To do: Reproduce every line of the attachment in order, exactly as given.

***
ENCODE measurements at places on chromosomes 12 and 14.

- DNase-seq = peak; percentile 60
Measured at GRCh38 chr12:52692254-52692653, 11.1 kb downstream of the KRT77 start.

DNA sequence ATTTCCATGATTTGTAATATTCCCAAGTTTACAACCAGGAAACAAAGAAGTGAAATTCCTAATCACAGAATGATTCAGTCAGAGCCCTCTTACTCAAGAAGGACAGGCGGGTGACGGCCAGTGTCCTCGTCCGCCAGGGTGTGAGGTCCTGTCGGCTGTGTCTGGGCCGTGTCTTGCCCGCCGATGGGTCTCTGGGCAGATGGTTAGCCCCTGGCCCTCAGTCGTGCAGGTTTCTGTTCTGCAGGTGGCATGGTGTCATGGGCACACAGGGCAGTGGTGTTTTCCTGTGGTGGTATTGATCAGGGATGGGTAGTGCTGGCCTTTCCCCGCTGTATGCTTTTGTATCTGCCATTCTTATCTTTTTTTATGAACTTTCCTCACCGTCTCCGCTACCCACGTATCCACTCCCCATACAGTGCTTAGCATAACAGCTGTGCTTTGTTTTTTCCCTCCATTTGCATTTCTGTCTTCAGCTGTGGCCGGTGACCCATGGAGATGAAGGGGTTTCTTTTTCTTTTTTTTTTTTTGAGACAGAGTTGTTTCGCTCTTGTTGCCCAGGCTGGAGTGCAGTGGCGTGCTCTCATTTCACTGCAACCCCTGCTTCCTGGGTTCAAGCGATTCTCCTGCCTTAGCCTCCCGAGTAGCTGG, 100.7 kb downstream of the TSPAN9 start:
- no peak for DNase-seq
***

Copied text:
ENCODE measurements at places on chromosomes 12 and 14.

- DNase-seq = peak; percentile 60
Measured at GRCh38 chr12:52692254-52692653, 11.1 kb downstream of the KRT77 start.

DNA sequence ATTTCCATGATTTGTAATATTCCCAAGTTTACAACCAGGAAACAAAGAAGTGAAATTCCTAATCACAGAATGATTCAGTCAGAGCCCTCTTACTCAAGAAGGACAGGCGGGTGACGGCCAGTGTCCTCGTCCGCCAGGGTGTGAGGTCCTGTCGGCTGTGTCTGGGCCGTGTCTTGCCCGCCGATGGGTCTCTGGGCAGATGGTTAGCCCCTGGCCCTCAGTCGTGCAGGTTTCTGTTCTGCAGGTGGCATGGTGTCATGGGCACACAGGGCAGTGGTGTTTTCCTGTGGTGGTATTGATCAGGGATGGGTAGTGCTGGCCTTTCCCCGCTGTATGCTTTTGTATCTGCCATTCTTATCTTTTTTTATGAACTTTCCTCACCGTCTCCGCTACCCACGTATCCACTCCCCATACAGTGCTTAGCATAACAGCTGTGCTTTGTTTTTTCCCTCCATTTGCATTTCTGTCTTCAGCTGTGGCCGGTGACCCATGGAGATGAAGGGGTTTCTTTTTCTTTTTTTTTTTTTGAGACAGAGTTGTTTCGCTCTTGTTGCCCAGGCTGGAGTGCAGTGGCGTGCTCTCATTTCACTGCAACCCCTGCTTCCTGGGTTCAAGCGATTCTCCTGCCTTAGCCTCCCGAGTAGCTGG, 100.7 kb downstream of the TSPAN9 start:
- no peak for DNase-seq